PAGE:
Don’t let your epidural be a source of shame

It happened again. I spoke to someone about my birth experience, and when it came to the part of the epidural, the conversation got…well, awkward.

And it was because of me, not her.

Once again, I found myself scrambling for words as I explained about my epidural.

 

Moms, don't let your epidural be a source of shame! Here's why, after a long pregnancy, you don't need to apologize or be embarrassed that you chose a medicated childbirth.

 

Why? Why as moms do we feel ashamed that we made use of medical conveniences to alleviate some of the pain of childbirth?

Why do we feel the need to criticize and excuse ourselves? And why do we think that suffering more would have been better for our children, or for us?

 

Now, before I go on, I want to explain that I am a mostly natural-minded mother. I encourage healthy eating as much as possible. I aim to use non-disposables, and regularly choose the healthier, greener options.

I value doing things with nature in mind. And I respect and admire my fellow mothers who went through the height of the pain with no medication.

 

But at the same time, I shouldn’t need to feel an overwhelming need to constantly apologize for my epidural. I shouldn’t need to explain away for the sake of averting “epidural-shame”.

 

As mothers, we regularly make decisions whether or not to prioritize our needs. For the most part, we unequivocally prioritize our children. But occasionally, we need to decide to put our own comfort ahead, with little to no compromise coming from our children.

 

It’s those five minutes you take to drink a coffee so that you can have the presence of mind to be there for your children, after staying up the whole night with them. You don’t need to apologize for that.

 

It’s that half hour you take at night to catch up on a single episode on Netflix, while the dishes are still undone, to regain your sanity so that you can go on with the routine. You don’t need to apologize for that.

 

It’s those two hours you took to hang with your  girlfriends so that you could be socially fulfilled, happier, and a better mother. Again, you simply don’t need to be ashamed or apologetic.

 

It’s a small, tiny-risk compromise that we took to minimize our risk of post-partum depression, to give us a slightly better memory of those wondrous moments when we first met our treasures. It’s those few minutes of slightly diminished pain that might even be giving us more energy for the pushing phase (as is what happened in my case.)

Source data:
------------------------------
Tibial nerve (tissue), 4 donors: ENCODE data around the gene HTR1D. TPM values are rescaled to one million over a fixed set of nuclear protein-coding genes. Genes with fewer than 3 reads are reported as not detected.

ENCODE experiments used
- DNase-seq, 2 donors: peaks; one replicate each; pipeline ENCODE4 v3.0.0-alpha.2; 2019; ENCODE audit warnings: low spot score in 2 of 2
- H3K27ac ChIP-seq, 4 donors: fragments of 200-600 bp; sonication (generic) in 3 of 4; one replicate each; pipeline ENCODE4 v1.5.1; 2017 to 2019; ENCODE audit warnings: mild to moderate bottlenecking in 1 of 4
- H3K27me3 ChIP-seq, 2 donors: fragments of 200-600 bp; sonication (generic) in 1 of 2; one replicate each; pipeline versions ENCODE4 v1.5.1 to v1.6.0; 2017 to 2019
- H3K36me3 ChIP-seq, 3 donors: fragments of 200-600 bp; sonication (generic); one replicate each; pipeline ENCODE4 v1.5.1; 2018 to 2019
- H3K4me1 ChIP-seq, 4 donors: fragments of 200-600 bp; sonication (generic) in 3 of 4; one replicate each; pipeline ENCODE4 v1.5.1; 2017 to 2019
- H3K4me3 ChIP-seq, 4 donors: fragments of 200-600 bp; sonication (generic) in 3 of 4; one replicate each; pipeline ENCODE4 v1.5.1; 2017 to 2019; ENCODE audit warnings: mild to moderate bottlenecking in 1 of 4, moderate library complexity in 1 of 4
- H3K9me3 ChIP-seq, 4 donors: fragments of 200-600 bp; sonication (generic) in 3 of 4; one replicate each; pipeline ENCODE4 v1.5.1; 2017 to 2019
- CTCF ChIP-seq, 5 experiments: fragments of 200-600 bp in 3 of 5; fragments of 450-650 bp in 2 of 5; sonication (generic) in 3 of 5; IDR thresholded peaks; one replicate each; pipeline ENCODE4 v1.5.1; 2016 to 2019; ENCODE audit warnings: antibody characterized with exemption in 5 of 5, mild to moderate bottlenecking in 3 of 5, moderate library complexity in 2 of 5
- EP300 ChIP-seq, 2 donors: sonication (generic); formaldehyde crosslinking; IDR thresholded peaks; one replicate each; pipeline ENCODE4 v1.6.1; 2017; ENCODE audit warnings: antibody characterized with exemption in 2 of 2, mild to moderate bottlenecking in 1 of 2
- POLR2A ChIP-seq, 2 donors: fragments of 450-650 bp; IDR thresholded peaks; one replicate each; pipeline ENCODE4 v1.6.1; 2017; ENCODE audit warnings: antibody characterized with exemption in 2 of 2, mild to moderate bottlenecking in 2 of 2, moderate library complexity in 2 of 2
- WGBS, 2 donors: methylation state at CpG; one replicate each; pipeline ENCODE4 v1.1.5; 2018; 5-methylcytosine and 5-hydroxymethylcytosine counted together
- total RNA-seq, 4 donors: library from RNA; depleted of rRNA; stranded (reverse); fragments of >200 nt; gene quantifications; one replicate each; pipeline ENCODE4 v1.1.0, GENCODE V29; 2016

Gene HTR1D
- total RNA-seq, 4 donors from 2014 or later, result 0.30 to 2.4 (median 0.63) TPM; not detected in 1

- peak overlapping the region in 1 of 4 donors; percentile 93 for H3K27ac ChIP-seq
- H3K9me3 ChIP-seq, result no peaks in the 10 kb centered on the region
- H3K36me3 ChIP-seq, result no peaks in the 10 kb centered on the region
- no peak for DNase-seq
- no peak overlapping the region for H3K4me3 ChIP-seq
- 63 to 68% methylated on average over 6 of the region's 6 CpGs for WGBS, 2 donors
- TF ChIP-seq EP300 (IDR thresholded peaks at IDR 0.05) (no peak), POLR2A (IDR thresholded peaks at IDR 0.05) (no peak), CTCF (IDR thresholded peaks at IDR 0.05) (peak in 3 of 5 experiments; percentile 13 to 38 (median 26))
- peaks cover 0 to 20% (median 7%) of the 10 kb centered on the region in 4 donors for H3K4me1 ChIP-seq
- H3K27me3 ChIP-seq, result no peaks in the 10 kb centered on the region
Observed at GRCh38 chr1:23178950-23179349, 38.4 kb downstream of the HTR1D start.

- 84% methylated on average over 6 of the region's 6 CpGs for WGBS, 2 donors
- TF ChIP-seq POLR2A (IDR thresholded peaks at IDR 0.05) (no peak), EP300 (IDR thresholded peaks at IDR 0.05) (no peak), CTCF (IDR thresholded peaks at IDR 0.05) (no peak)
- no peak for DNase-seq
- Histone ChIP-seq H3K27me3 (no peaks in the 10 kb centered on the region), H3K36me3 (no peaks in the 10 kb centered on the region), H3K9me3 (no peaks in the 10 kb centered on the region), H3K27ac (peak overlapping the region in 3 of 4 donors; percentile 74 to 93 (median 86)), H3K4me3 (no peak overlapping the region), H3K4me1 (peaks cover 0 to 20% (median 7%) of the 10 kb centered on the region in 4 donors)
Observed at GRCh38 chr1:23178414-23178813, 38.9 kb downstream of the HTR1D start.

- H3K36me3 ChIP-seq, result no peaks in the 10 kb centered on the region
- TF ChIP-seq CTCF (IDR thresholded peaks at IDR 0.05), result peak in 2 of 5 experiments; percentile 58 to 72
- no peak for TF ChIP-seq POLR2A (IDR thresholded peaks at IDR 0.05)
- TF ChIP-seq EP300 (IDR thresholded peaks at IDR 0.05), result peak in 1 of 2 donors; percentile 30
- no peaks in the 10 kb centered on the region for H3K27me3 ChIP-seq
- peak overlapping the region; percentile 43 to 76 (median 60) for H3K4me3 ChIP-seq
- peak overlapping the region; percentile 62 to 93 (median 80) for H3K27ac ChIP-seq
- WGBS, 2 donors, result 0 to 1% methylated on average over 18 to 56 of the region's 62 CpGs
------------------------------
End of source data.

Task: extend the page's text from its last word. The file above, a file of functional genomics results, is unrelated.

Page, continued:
And the same way that we didn’t need to apologize when we had that cup of coffee, we don’t need to apologize for making this decision. We don’t need feel ashamed in the least, like we cheated, or took the easy road. There is NOTHING easy about a medicated childbirth!

 

So, why am I writing this? 

I am sure that I am not the only one. I write this for my fellow moms who feel the “shame” of the epidural when we talk about childbirth. I want to make it a standard amongst ourselves that we do NOT need to apologize for decisions we made that were really okay.

 

While I still struggle with apologizing every time I speak about it, I know that I shouldn’t. I know that it doesn’t make me any less of a mother. But most of all, I know what I’m going to say the next time I talk with a fellow mother who begins apologizing to avoid “epidural shame”.

I’m going to tell her that she did the most amazing thing in the world, by creating a new life. I’m going to commiserate with the pain she did feel, and I’m going to tell her that she did NOT compromise on motherhood by getting that epidural.

 

And I’ll hope that she tells me the same.

 

Did you have an epidural when your child was born? Do you also feel the need to apologize and explain sometimes?

 

Moms, don't let your epidural be a source of shame! Here's why, after a long pregnancy, you don't need to apologize or be embarrassed that you chose a medicated childbirth.

 

 

4 Comments

  1. This is similar to how some moms feel guilty about having a C-section, like they didn’t have a “real” birth. There’s no one right way – and that goes for everything about parenting! Thanks for sharing your story; I bet a lot of moms will feel better after reading it!

  2. On the flip side, I did not have an epidural but what I get a lot is defensiveness from people who assume that, since I didn’t, I MUST be judging them for doing so. People get prickly and weird and start justifying and explaining immediately (or trying to convince me that I’m an idiot) and it’s not like I ask them first- I never ask anyone about their birth story first and only share if someone asks me because it’s not anyone’s business otherwise. I truly honestly didn’t skip the epidural because I think it’s inherently bad or that people are bad for doing it, it just was not right for ME. End of story. People do a lot of things that aren’t right for me and vice versa. I don’t make ANY of my life choices with the purpose of invalidating other people’s choices. And anyone (male, female, doctor or not) who goes out of their way to comment on your birth choices or cast aspersions on them is an asshole.

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